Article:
A college student is determined to become a Major League Baseball star, but finds his true calling instead.
- Stars:Michael Paré, Theresa Russell, James Russo, Steven Bauer, Charles Arthur Berg, Julie St. Claire, Jen Graham, Trevor Stevens, LaVonne Rae Andrews, Jim Donald Ellis, Alex Frost, Noah Scott, Abbey Merow, Diedrich Bader, Grace Thorsen, Abraham Benrubi, Steve Zahn, Jeremy Sumpter, Darwin Barney, Andrew Wilson, Jane Adams, Douglas Rowe, Catherine E. Coulson, Cynthia Watros, Josh Fadem,
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Anne A (de) wrote: I've read the critics and wonder if most of the men having at Mighty Fine noticed that it isn't for little boys. This is how it is when a woman, damaged by her own history, depends on and covers for a man whose rages terrify, whose calculating generosity dazzles, and whose lies and failures turn the ground to quicksand. This is the story of what that collusion does to a family. I recognize it. So did most of the people in the audience with me. Chasing cheap labor and tax incentives of the '70s South in a last ditch effort to save his wheezing garment biz, Joe Fine, a bi-polar tough guy, abuser/lover moves his New York Jewish family to Louisiana and all hell, mostly private, breaks loose. From the opening scene, a trippy, grimly funny, claustrophobic car ride from Brooklyn to the bayou, director Debbie Goodstein captures the dangerous thrill ride that's life with an undiagnosed, smooth-talking, delusional manic-depressive.Chazz Palminteri's Joe bribes and browbeats his Holocaust survivor wife (Andie MacDowell) who, despite her fragility, willfully hangs onto the illusion of the good husband and father. The elder of Joe's two adolescent daughters (Rainey Qualley), sick of both parents' pathology, lets loose a rebel yell you can hear from New Orleans to New York City. The younger daughter (Jodelle Ferland), unripe, scared and quietly brazen, agonizes over the truth and puts it in writing. Mighty Fine is also a woman's film, a dar comedy. It's written, directed, produced by a woman; told from a woman(TM)s point of view, set in a household dominated by a man but densely inhabited by females. Leaves me wondering how come that so far, there's not one woman reviewer to add a XX perspective to this flawed but intimate and honest film?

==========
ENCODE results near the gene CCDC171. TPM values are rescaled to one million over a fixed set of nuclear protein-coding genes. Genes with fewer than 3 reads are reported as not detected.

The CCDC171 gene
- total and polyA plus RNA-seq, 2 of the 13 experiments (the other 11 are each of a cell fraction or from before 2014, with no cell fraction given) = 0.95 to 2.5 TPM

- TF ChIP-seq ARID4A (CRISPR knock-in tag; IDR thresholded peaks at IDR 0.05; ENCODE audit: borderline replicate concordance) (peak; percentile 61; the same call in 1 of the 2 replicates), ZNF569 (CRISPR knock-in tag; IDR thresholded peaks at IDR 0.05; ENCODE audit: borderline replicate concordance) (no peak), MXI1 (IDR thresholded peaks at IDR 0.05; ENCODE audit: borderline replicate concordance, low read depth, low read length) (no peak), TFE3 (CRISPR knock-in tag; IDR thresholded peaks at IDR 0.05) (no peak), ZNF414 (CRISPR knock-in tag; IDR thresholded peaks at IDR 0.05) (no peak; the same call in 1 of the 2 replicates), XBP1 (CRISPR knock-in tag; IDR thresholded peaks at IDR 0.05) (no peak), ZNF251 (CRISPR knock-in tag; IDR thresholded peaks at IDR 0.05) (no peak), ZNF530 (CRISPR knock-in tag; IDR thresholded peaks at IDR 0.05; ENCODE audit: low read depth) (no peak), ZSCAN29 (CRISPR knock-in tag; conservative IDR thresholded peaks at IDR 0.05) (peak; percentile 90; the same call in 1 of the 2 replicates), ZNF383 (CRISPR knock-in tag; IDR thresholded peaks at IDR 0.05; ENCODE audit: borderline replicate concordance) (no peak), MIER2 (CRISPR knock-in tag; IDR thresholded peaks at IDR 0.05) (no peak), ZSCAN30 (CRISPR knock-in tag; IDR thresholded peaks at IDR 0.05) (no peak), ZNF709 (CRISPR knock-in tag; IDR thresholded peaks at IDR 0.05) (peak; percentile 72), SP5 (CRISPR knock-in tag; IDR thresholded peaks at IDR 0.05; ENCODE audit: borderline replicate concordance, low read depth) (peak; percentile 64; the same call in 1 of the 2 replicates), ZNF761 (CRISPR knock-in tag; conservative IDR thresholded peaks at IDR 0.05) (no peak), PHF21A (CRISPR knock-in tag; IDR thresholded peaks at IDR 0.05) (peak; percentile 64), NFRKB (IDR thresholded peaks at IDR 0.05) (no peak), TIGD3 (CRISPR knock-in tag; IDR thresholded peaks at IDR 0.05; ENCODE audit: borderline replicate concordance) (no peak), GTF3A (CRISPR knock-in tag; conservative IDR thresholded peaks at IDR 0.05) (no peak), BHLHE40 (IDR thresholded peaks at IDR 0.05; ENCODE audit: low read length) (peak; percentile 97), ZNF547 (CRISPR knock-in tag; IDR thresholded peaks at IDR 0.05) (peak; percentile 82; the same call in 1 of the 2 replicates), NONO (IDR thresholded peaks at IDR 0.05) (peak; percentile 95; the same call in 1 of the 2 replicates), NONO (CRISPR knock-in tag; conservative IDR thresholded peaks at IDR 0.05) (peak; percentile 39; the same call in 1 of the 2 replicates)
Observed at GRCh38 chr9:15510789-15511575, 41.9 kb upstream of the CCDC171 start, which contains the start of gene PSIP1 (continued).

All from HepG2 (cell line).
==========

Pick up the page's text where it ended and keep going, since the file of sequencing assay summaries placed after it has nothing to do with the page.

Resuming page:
Kyle B (kr) wrote: Great documentary though the editing was iffy.
Emile H (ru) wrote: Since the first listen of "Falling Slowly", I knew I was going to fall in love with this film instantly. The movie is short but contains the most substance and some hopeful charm. It's a love story, but more of the love of music than anything else. It's in the songs and the performers where we feel much of the emotion. Many struggling musicians feel that in the songs we ourselves sing, write, and/or play. That realism, plus the atmosphere of a working class city, makes it such a fresh take on the musical genre, let alone modern film in general.
kyo 9 (gb) wrote: a very weird movie..can't understand the storyline well enough though..
Andrey B (ru) wrote: The film is well-crafted and riveting, especially Brando's and Brynner's performances, but the sentimental overtly theatrical Jewess' element stains an overall impression about the movie.
STCENTERPRISE (nl) wrote: Let There be LightActually I was surprised that for a documentary made in shortly after World War II that it adequately represented more ethnicities than just Caucasians. This film I thought was useful for historic purposes, psychologist, and families trying to understand how to go about family members after war veterans come back home. I thought that it was great that this was mostly real footage rather than people acting. I never realised all the kinds of things veterans did such as artwork, prep for civilian jobs and so fourth. I thought it was good that there was a happy ending but not always is there as happy of an ending as presented in the film as some psychological damage is permeant. I thought this was an interesting and useful documentary.
Natasha G (nl) wrote: This film is why we need 0 star ratings.